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IAS/Park City Mathematics Institute
Graduate Summer School 2001

The Graduate Summer School bridges the gap between a general graduate education in mathematics and the specific preparation necessary to do research on problems of current interest. Candidates should have completed basic graduate courses, including introductory courses in differential and algebraic geometry. Ideally, candidates will also have had some training in quantum mechanics, although this is not a prerequisite. In general, these students will have completed their second year and in many cases will already be working on a thesis. While a majority of the participants will be graduate students, some postdoctoral scholars and researchers may also be interested in attending.

The main activity of the Graduate Summer School will be a set of intensive short courses offered by the leaders in the field; these lectures will not duplicate standard courses available elsewhere. Each course will consist of lectures with problem sessions. Course assistants will be available for each lecture series.

This year's program is designed to introduce students of mathematics to some of the recent exciting interactions between mathematics and theoretical physics. In the first part of the program, a number of important topics in physics will be explained, largely from a mathematical perspective. These topics will be organized into three courses, covering classical field theory and supersymmetry, an introduction to quantum field theory, and an introduction to general relativity and supergravity.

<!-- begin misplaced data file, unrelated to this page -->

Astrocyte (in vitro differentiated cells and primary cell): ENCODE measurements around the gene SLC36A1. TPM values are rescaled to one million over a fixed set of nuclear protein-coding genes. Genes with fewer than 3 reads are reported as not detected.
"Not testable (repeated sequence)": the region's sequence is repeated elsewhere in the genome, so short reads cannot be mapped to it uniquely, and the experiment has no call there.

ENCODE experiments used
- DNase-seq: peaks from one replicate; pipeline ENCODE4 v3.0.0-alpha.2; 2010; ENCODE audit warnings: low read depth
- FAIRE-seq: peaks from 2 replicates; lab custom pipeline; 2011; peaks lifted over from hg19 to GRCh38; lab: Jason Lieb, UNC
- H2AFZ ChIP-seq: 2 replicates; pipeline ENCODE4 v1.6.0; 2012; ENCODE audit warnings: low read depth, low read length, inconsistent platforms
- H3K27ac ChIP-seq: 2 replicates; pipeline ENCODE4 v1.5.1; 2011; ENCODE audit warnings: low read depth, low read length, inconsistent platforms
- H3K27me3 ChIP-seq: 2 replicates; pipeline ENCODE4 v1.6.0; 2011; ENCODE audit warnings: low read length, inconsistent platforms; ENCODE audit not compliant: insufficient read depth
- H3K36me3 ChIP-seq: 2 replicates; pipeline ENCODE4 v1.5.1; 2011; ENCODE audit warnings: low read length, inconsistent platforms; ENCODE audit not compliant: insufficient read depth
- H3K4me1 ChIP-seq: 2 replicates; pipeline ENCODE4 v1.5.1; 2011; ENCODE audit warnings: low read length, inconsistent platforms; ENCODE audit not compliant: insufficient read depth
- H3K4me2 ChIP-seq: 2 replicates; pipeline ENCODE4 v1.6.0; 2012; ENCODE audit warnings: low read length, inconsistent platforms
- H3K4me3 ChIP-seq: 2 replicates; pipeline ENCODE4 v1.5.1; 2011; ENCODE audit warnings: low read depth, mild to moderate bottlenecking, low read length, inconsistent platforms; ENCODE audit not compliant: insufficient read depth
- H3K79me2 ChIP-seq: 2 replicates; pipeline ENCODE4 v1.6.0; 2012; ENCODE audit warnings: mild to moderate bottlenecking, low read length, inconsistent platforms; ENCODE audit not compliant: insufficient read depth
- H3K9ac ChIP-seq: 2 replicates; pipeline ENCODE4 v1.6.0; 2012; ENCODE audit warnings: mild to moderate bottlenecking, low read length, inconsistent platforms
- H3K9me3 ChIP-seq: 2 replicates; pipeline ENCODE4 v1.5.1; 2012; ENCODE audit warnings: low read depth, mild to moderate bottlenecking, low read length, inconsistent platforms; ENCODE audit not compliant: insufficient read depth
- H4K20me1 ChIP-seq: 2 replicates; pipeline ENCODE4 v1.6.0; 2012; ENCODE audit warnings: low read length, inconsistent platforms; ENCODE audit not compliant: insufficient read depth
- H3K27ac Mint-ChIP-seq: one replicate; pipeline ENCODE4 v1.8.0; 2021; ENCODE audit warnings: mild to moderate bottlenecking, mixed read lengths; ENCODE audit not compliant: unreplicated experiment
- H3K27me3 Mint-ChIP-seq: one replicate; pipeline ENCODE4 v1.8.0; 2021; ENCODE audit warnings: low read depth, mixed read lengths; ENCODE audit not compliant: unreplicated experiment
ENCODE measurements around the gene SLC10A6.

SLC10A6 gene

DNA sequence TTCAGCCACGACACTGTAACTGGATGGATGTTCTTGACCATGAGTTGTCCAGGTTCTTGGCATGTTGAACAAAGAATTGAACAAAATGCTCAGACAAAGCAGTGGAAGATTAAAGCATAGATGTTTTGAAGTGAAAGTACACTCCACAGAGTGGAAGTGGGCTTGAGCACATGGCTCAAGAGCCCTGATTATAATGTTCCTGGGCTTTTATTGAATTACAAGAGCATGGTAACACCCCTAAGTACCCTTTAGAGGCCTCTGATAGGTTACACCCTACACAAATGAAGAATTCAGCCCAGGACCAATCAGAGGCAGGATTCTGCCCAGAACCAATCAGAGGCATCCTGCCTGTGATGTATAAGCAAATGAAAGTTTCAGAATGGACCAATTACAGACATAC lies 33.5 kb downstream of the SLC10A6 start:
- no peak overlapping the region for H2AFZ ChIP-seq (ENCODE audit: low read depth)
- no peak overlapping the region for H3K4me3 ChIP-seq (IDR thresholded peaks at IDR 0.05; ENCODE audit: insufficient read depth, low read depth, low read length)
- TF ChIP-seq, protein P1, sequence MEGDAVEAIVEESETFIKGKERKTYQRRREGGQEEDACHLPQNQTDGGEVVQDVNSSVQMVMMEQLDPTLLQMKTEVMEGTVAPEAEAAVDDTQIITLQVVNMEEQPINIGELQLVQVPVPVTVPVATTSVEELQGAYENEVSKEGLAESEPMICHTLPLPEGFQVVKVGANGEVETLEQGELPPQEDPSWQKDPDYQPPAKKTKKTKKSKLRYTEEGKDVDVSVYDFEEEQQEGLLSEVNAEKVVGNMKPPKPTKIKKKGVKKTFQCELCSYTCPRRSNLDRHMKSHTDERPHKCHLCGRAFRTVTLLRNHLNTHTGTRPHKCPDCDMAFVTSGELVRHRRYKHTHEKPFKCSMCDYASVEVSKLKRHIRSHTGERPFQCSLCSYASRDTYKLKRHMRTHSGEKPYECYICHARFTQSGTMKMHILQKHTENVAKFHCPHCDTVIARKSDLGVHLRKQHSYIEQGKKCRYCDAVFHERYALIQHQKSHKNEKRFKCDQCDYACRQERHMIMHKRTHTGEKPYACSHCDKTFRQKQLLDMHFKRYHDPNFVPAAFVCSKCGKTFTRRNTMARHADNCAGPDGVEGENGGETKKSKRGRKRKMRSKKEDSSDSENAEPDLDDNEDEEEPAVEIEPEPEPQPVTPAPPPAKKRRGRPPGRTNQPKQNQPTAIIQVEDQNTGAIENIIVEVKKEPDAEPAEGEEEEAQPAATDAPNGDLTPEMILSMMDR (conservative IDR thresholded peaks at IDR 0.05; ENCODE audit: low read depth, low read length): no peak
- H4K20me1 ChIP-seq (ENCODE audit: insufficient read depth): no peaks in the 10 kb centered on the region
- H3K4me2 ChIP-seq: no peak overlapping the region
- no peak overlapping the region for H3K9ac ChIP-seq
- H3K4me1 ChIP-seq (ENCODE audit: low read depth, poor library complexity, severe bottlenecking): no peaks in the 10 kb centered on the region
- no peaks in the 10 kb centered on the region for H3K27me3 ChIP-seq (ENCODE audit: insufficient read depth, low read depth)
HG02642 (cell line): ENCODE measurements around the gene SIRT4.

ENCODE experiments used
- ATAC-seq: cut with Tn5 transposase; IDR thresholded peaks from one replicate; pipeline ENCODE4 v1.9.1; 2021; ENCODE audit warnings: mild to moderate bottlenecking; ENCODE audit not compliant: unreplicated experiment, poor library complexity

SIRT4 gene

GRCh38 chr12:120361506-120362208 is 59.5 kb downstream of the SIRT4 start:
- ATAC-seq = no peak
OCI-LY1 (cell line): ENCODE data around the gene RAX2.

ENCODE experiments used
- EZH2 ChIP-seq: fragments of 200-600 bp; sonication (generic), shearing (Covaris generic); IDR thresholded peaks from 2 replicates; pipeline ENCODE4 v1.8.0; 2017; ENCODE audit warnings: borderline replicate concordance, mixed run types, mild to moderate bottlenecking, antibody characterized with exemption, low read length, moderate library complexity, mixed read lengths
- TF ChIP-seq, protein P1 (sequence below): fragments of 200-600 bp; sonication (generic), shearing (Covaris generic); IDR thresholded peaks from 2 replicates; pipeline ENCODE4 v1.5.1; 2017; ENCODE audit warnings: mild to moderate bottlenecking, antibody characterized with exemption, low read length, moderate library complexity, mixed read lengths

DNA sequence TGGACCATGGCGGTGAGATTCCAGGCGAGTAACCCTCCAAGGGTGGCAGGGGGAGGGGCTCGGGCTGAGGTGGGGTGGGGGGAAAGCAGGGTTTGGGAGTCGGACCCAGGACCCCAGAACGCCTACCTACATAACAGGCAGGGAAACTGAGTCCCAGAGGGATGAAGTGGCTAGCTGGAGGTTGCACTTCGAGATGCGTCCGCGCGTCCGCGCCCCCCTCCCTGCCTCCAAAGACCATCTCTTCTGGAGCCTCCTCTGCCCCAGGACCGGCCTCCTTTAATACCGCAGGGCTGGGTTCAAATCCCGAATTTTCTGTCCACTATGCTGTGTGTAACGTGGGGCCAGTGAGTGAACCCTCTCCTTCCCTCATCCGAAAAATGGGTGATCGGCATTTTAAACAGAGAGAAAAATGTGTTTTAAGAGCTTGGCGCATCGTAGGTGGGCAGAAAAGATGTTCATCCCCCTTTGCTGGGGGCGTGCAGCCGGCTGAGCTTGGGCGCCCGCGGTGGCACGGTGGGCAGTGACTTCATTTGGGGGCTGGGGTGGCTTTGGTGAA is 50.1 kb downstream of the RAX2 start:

Building on this foundation, the second half of the program will contain a course in mirror symmetry (largely from a physical perspective), and a multi-part course in the recent advances in enumerative geometry, many of which have arisen from the study of mirror symmetry and related topics. The second part of the program will also feature a series of presentations by experts in the field on a variety of topics. This may include lectures on mathematical problems of interest arising from string theory, reports from the research program on supergravity, panel discussions about the role mathematics plays in string theory and the role string theory plays in mathematics, etc. The precise nature of these presentations will depend on the participants.

Lecturers in the Graduate Summer School will include:

Orlando Alvarez, University of Miami
Aaron Bertram, University of Utah
Barbara Fantechi, University of Udine, Italy
Daniel Freed, University of Texas at Austin
William Fulton, University of Michigan
Clifford Johnson, University of Durham, United Kingdom
David Morrison, Duke University
Ronen Plesser, Duke University

Course descriptions will be posted as they become available.

Participants in the Graduate Summer School also may wish to become involved in the Undergraduate Program, attend parts of the Research Program, or participate in the programs of the Education component. Graduate students are expected to participate in Institute-wide activities such as the "Cross Program Activities" and may be asked to contribute some time to volunteer projects related to running the Summer Session.

A limited number of graduate students who have not completed the basic courses may attend. These students will attend some graduate level courses and may be involved as teaching assistants in other programs or work as audio-visual assistants.

New: Graduate Summer School Course Information

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